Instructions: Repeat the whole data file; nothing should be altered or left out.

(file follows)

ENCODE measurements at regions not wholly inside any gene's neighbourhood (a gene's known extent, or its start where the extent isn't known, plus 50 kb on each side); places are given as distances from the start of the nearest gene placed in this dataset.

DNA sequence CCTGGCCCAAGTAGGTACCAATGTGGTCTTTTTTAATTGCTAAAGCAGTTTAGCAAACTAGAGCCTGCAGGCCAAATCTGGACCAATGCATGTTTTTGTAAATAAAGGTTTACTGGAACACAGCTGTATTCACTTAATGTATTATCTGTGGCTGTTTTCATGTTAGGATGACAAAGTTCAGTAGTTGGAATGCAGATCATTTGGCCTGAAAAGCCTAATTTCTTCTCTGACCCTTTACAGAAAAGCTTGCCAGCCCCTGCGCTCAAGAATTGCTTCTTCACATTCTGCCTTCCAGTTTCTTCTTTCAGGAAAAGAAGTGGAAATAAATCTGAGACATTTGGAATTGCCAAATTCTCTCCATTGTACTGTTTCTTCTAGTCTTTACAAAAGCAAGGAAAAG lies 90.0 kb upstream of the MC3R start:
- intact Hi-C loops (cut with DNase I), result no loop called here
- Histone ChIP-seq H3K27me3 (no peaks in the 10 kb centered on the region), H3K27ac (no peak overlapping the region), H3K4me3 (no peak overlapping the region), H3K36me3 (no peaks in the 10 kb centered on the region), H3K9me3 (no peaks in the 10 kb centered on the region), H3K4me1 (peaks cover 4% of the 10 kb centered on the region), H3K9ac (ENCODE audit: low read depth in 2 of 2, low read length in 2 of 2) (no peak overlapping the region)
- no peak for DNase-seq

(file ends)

ENCODE measurements at regions not wholly inside any gene's neighbourhood (a gene's known extent, or its start where the extent isn't known, plus 50 kb on each side); places are given as distances from the start of the nearest gene placed in this dataset.

DNA sequence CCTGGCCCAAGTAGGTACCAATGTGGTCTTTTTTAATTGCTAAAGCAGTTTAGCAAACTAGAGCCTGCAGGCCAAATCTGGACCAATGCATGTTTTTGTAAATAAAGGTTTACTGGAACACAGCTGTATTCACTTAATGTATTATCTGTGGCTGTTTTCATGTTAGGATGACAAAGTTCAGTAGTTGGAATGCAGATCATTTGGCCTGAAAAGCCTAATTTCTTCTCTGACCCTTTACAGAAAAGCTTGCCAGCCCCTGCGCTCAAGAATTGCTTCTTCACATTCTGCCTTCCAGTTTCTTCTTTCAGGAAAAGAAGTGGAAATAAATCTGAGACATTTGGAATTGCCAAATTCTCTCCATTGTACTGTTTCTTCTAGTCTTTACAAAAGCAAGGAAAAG lies 90.0 kb upstream of the MC3R start:
- intact Hi-C loops (cut with DNase I), result no loop called here
- Histone ChIP-seq H3K27me3 (no peaks in the 10 kb centered on the region), H3K27ac (no peak overlapping the region), H3K4me3 (no peak overlapping the region), H3K36me3 (no peaks in the 10 kb centered on the region), H3K9me3 (no peaks in the 10 kb centered on the region), H3K4me1 (peaks cover 4% of the 10 kb centered on the region), H3K9ac (ENCODE audit: low read depth in 2 of 2, low read length in 2 of 2) (no peak overlapping the region)
- no peak for DNase-seq